GST won't impact growing Indian smartphone market: Report"Smartphone demand in India also remained resilient in the second quarter of 2017 representing the strongest growth across all regions for the year," the report said.
The overall smartphone demand in India will hit 234 million units in 2017, an increase of 11 per cent year-on-year (YoY) and the Goods and Services Tax (GST) would have no impact on smartphone demand in the country, global market research firm GfK said on Tuesday.
"Smartphone demand in India also remained resilient in the second quarter of 2017, having levelled out slightly to 14 per cent year-on-year. This represents the strongest growth across all regions for the year," it added.
Smartphone demand in the 'Emerging Asia' region hit 56.7 million units -- up 13 per cent year-on-year.
Bangladesh and Malaysia powered most of this growth.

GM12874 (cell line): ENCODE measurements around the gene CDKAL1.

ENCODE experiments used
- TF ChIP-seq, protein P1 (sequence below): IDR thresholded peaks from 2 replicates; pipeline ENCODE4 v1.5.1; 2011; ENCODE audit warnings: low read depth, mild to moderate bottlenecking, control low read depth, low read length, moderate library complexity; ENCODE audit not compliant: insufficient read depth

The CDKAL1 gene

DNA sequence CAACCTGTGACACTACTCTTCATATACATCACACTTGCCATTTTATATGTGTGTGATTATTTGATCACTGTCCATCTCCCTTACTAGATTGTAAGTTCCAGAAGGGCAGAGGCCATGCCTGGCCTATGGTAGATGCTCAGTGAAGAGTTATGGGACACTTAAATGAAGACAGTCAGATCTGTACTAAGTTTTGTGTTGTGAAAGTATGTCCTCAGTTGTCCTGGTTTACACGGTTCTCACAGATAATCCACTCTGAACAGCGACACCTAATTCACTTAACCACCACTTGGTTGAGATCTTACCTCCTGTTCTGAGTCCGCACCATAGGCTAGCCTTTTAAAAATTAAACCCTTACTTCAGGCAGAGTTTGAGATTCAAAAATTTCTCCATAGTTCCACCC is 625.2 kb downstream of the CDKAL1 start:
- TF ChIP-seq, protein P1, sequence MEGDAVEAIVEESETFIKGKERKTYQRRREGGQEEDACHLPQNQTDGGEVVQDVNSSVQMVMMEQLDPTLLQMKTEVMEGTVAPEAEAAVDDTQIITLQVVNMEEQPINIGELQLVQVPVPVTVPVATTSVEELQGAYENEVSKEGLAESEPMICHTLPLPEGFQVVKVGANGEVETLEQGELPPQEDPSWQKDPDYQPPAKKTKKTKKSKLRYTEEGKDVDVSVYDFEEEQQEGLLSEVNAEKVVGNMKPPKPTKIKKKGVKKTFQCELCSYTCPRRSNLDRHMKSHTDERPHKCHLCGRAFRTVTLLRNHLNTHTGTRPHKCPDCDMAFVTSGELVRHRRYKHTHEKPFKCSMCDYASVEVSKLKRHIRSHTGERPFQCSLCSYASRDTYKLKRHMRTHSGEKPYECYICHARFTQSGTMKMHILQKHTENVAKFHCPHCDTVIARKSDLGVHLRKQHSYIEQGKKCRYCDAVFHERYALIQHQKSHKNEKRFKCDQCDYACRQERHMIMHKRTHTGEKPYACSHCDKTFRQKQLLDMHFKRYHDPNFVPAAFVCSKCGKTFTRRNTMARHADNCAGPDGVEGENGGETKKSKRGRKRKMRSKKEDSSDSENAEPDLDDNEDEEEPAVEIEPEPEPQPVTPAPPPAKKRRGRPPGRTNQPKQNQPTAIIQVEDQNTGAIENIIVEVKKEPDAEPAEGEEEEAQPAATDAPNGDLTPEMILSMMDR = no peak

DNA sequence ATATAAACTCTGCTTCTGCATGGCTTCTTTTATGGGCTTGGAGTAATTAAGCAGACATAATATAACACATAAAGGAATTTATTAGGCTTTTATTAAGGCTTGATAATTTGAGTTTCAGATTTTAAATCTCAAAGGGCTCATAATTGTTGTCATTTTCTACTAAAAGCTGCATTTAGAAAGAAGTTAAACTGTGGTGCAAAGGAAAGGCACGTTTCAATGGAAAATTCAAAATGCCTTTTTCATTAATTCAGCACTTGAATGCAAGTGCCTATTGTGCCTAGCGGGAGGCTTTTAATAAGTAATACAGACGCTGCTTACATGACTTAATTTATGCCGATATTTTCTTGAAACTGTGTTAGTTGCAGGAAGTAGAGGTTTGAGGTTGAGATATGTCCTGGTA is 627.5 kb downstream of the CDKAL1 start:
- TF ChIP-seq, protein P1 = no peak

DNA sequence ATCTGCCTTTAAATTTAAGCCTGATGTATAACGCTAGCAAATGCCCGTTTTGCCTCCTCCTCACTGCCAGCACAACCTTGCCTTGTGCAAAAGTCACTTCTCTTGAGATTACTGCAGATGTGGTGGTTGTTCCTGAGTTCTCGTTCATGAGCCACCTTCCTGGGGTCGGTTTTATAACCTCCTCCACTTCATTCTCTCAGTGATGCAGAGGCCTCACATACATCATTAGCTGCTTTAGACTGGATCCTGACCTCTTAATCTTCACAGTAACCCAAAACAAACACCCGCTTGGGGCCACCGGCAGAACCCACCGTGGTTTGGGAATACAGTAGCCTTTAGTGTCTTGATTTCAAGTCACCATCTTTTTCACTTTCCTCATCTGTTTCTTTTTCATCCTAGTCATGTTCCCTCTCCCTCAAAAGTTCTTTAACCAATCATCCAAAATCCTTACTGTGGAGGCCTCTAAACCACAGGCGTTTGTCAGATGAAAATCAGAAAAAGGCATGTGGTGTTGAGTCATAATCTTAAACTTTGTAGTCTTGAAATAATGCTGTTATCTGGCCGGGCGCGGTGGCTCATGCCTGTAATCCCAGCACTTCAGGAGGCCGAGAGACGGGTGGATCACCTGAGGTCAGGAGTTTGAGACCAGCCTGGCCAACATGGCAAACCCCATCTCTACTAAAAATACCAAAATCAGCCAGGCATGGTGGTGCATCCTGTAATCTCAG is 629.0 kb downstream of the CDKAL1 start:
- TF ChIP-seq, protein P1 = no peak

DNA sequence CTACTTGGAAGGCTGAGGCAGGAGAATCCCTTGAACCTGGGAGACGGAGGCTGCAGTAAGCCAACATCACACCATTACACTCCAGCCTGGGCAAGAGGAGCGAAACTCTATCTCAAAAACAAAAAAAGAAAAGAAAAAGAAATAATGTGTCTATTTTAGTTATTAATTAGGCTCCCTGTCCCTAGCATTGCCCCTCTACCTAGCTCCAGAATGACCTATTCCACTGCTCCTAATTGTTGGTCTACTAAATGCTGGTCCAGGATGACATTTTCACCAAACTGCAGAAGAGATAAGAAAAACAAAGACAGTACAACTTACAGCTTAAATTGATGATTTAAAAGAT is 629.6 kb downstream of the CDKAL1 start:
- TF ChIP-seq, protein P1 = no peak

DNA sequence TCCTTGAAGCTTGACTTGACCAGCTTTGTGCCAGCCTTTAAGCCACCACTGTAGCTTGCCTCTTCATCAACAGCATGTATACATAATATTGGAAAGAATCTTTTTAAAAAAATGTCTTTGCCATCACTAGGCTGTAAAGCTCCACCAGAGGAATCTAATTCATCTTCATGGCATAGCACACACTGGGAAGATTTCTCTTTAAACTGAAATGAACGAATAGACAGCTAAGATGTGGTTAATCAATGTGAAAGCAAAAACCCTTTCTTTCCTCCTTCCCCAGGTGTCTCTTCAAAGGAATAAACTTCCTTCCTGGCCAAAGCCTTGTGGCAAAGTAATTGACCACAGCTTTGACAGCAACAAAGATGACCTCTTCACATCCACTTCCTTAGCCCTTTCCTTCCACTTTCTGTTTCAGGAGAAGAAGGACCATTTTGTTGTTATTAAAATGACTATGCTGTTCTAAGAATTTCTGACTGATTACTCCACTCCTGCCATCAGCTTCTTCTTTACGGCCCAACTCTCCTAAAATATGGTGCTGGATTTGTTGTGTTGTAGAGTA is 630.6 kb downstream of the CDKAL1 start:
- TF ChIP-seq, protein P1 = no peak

"In Bangladesh, smartphone demand grew by a strong 40 per cent year-on-year. Malaysia is maintaining a steady recovery from its 2015 slump and here, demand in 2Q17 grew by 31 per cent year-on-year," the report noted.
The global smartphone demand totalled 347 million units in the second quarter of 2017, up four percent year-on-year.
"This makes it the strongest second quarter on record. Emerging Asia led the demand growth with a 13 per cent year-on-year increase, followed by Central and Eastern Europe at 11 percent, and Latin America at 10 percent," GfK noted.
"The record demand for smartphones in the second quarter this year shows that, despite saturation in some markets, the desire to own a smartphone is a worldwide phenomenon. How that manifests itself differs widely by region," said Arndt Polifke, global director of Telecom Research at GfK.
In China, smartphone demand plateaued in the second quarter of 2017 at 110.1 million units, showing no change year-on-year.
Manufacturers are maximizing all their creativity to ensure their latest devices are irresistible.
"Elsewhere, macro-economic factors and consumer confidence are having an impact, but operators and retailers are employing localised tactics to ensure the smartphone remains the connected device of choice," Polifke added.